Tag Archives: belgain yeast

Old Churces 4, the bottling

in raw format


It’s been two weeks or so since I put Old Churches into secondary, and it was time to move it into bottles. I wanted to bottle this before the yeast went completely dormant, because I seem to have a perpetual issue with brewing beer that isn’t effervescent. There are supposed to be bubbles, damnit! At least some bubbles, anyway.

The process for putting Old Churches into bottles is pretty simple; first sanitize the bottles, bottlecaps, and syphon in a solution of iodophor. I ususally do this about 24 hours beforehand so these things can dry out and I don’t get sanitizer flavor in my beer.

Then I boil two cups of water, adding 3/4 cup of sugar and let that go for about five minutes to sanitize the solution. I’m told this is the process for making a simple syrup, though I’ve never seen it refered to as such in the brewing recipes I’ve seen. After I let the syrup cool I added it into the wort, and let it sit for about five minutes. This step is new; in the past I’ve just stirred the syrup into the wort and started filling bottles. I let it sit this time in the hopes that the sugars will be more evenly dispersed throughout the beer, so the yeast will be active in all of them.

Then I inserted the syphon, gave the wort a little stir and then I set to filling the bottles.

This took about twenty minutes. As I filled the bottles, I put caps on them, so the oxygen in the top could be pushed out as the beer generated CO2.  I don’t know that that happens, I read that it was a good idea, so why not? It’s a little tricky to manage this by myself, but I usually get it done. Because I didn’t have enough regular bottles I used a couple growlers too. The up side; about three people get two beers each per growler. The down side; once I open a growler, I pretty much have to make sure the whole thing gets drank otherwise the beer goes flat. And flat beer going flatter is not good.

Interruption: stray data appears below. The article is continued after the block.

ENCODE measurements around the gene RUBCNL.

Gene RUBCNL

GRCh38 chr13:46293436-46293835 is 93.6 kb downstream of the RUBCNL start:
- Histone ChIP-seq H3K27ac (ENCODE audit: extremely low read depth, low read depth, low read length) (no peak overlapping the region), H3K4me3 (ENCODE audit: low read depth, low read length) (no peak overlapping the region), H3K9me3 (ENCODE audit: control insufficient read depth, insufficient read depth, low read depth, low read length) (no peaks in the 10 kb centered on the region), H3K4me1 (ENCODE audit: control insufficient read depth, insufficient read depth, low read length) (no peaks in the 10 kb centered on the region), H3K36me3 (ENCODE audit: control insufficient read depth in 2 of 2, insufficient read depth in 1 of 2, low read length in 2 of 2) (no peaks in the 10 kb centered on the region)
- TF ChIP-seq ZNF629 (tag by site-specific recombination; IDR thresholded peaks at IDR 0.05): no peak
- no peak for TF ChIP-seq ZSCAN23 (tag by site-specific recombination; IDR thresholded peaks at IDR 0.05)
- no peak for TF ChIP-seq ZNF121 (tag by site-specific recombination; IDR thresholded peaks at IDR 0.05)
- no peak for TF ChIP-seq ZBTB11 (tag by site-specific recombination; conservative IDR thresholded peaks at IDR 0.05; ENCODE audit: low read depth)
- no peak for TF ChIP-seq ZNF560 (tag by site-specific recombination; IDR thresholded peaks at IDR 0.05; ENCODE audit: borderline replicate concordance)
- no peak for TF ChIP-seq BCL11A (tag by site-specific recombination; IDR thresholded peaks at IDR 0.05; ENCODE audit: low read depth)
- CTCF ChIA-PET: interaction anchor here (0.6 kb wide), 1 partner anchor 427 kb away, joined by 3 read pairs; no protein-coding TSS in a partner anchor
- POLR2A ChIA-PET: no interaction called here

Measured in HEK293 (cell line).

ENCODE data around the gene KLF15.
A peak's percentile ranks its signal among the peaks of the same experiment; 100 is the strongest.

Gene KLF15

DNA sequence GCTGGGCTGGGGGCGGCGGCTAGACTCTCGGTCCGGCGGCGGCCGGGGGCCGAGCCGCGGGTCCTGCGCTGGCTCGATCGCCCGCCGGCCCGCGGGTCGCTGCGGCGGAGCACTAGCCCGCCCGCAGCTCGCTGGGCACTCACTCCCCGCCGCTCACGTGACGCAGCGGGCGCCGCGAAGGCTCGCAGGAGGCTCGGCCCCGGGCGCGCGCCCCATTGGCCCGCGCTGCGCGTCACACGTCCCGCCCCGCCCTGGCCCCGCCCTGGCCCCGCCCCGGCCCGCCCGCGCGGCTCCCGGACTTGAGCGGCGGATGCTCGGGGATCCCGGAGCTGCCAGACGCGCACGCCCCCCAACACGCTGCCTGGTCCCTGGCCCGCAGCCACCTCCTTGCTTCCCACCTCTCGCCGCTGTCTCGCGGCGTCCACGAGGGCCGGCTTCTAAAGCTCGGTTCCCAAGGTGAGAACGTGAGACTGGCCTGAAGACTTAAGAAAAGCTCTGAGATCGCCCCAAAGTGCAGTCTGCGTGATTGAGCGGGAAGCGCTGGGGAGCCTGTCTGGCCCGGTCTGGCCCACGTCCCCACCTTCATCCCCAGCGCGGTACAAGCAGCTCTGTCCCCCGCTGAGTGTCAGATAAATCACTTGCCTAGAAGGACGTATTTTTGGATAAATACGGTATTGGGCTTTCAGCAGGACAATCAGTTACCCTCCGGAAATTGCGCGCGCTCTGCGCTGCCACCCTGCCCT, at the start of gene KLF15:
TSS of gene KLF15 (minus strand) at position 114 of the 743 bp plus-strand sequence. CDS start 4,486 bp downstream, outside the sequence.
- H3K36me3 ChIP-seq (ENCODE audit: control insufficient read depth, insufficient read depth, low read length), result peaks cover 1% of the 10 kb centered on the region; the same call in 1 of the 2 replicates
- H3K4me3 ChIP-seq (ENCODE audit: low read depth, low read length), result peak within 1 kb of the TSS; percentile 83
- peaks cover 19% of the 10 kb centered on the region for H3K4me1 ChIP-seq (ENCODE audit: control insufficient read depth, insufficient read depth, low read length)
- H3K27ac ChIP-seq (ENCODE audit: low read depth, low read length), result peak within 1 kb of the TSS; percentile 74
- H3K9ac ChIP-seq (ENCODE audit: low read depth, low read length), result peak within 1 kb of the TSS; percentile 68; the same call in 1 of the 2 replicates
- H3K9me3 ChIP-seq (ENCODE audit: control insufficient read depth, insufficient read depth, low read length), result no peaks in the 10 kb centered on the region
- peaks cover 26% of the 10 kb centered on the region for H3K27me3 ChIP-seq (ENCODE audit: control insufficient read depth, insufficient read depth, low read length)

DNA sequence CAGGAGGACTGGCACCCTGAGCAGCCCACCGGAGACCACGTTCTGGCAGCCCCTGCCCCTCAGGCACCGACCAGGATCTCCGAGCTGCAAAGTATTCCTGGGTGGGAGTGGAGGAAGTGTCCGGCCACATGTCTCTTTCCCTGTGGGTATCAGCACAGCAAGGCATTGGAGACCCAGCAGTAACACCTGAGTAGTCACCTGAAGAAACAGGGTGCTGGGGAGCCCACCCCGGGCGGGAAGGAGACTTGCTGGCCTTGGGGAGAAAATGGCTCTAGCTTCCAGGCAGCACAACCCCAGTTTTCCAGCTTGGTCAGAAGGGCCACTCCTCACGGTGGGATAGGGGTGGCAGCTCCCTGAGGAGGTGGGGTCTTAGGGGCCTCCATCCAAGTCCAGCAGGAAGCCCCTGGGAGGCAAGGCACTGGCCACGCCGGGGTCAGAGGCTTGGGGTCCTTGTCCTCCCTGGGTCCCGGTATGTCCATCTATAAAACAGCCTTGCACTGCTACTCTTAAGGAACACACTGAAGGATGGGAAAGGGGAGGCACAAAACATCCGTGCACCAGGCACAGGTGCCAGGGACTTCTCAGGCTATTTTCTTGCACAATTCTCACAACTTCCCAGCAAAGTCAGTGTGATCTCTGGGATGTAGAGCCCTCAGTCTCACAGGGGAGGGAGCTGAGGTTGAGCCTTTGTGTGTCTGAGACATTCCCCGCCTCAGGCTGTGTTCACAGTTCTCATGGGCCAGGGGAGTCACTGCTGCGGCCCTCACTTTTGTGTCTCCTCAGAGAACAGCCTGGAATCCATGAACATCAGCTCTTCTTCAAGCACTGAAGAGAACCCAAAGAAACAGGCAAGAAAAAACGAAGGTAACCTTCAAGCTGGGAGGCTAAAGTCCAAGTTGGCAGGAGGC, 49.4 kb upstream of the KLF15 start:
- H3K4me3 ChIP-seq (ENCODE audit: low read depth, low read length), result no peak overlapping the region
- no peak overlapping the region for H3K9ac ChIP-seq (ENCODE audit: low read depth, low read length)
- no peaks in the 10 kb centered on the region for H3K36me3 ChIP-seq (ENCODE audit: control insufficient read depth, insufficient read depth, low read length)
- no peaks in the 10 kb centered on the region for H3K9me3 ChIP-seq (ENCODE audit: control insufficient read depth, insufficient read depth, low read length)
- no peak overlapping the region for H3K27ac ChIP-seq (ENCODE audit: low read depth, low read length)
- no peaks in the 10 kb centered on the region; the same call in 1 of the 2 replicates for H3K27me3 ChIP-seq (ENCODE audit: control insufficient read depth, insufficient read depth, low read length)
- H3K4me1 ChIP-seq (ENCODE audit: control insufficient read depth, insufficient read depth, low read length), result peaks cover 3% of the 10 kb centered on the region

Although it’s not quite a punishment, having to drink a lot of beer.

One other drawback is that I had more beer than bottles for it. Now because sometimes I’m too clever for my own good, I tried to use this opportunity to fill a large mug to get a hydrometer reading for the terminal gravity. Unfortunately, there wasn’t enough beer for that; my hydrometer sank right to the bottom of the glass and bounced.  There’s a better way to do this, I’m sure, but I haven’t put resources to solving this problem yet. Which is another way of saying I’m lazy, but what the hell.

I didn’t have anything else to do with this beer except drink it, so I did. The coffee flavors were strong but not too bitter, and the yeast gave this beer a density that brown ales just don’t have. The mouthfeel was thicker than what a brown ale ought to be, and the beer finished off with a note of banana. Which seemed pretty unusual, but quite tasty after the strong coffee start.

Now all I have to do is wait a week and see what comes out. It might take two weeks for things to really come together, but I’ll likely give it a taste in seven days to see what my initial impressions are. Or, uh, second initial impressions.

Old Churches 3, Secondary

I put the Old Churches wort into secondary yesterday:

Beers get put into secondary fermentation for a few reasons, but the biggest one is to remove the wort from the dead yeast and other detritus that has dropped out of the beer, so the flavors from that don’t get into the beer. It also makes for a brighter, clearer beer visually, because when I go to bottle a lot of the debris that might’ve mixed in with the beer won’t be there.

I also added one ounce of UK Kent Golding hops. (They’re the little green  bricks you see in the lower right of the brew.) The scent on this was really, really unusual; almost candy sweet. No trace of bitterness in this beer. I’m thinking I’ll leave it in secondary for as long as I can. The beer is still brewing-or at least, the yeast is till working. If it spends another 3 weeks in secondary, I think I’m ok with that. My gut tells me this beer is a ways from being done.

Update: the fermentation has slowed pretty significantly, even after a day away. I wonder if it was wise to put this beer into secondary while it was still had obvious signs of life. Patience is often the virtue of the brewer, and I may not have been very virtuous. I fear not, however! It still smells good, and that’s a hell of a lot better than it smelling bad.

Old Churches 3; the day after

Holy crap this beer took off like I’ve never seen before.

What isn’t being conveyed is the rate of fermentation; this thing is bubbling like an overactive steroid in Dr Frankenstein’s lab. It’s so intense, the water in the airlock is almost percolating over, and it’s kind of freaking me out. But it’s active, so that’s awesome!

And that’ll probably be the last post on this for about a month. Patience!